Featured Image: Cooperative Care worker Stacy Hodge with a client. (Credit: Amy Costello)

Stacy Hodge is a single mom with three kids. As a home care worker, she makes $10.75 an hour, plus a little extra for gas and travel time. To get by on that, Stacy says she has to budget carefully. She’s been in the job for three years, which is a long time in this sector. National figures show that more than half of her colleagues in any given year would have quit by now, heading to jobs in fast food and retail where they can earn more. But Hodge says, “I like what I do. I would rather make a little less and enjoy what I do.”

People like Hodge are essential if America is going to deal with a growing crisis in the sector: four million people are turning 65 every year, and there aren’t enough professionals to take care of seniors as they age.

Those who are willing to do this work tend to be women. It’s “disproportionately women of color and immigrant women who do this work,” Ai-Jen Poo, director of the National Domestic Workers Alliance tells us. “And it has a long history of being undervalued, under-recognized and even excluded from some of the most basic, basic protections,” she says.

Domestic workers were excluded from core labor protections set in the 1930s and were only granted federal minimum wage and overtime protections in 2013. Home care workers still have to deal with no paid sick leave, low wages, and sexual harassment, among other challenges. The turnover rate hovers at around 67 percent annually.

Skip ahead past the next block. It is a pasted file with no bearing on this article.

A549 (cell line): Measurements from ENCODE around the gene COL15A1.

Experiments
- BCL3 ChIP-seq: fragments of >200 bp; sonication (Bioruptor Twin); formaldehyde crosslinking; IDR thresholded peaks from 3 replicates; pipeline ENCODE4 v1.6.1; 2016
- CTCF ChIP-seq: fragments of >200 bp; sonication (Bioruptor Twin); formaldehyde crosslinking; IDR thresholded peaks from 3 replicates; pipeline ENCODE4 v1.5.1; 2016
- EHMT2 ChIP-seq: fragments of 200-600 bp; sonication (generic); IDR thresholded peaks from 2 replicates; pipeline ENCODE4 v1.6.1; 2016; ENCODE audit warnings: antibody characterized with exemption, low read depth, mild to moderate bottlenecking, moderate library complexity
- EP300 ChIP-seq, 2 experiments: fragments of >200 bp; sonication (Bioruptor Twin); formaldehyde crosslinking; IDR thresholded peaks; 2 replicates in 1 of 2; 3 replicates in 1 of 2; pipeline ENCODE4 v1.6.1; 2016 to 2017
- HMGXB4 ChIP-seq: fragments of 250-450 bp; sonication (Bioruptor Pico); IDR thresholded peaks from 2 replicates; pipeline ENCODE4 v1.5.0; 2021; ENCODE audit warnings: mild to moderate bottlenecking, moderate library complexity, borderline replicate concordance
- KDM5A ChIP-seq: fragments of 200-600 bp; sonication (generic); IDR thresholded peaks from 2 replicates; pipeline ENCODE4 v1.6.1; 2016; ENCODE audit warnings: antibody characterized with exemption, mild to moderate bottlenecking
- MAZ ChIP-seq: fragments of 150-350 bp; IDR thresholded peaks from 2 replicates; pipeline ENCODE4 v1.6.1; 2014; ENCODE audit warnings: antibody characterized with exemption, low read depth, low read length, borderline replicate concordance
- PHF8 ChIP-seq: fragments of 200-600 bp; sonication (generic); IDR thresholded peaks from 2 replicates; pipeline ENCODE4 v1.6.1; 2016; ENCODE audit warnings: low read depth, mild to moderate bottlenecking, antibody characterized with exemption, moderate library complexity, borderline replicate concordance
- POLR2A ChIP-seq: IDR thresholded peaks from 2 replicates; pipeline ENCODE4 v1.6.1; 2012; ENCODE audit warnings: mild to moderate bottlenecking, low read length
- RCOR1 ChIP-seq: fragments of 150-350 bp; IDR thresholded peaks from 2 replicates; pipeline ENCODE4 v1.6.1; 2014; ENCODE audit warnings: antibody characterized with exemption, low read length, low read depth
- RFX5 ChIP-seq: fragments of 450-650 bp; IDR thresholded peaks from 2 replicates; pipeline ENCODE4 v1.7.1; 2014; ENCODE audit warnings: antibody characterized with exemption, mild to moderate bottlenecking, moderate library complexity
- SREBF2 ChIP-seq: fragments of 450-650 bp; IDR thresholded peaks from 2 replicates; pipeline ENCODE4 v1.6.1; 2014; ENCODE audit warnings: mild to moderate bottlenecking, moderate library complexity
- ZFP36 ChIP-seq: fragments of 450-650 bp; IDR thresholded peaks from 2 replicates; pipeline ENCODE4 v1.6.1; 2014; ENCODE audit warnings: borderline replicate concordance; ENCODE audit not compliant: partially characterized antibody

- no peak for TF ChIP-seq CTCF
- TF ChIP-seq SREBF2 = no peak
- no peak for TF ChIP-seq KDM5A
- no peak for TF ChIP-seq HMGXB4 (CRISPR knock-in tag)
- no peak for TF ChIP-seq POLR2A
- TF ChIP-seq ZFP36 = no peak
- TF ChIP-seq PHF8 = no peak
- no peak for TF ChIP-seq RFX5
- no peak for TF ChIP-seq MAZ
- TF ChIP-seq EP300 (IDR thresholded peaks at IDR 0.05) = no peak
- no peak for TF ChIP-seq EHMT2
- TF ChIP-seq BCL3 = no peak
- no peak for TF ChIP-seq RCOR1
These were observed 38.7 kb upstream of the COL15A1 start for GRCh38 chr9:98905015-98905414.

“The people who are caring for the people who are the most vulnerable people in our country, are being treated in a really awful way,” says David Hammer, Executive Director of the ICA Group, a consulting firm that works with home care companies.

In this podcast, we travel from rural Wisconsin to the Bronx to spend time with family caregivers and home care workers like Hodge. We learn about the economic and political factors that have created this crisis, and we explore what it will mean if there aren’t enough people to do this work.

“I fear we’ll see death by neglect,” Debra Schultz, finance coordinator of Cooperative Care in Wisconsin tells us. “There’s just not going to be the workforce to help these baby boomers, to help them survive in their home,” she says. “It’s very scary, very scary.”

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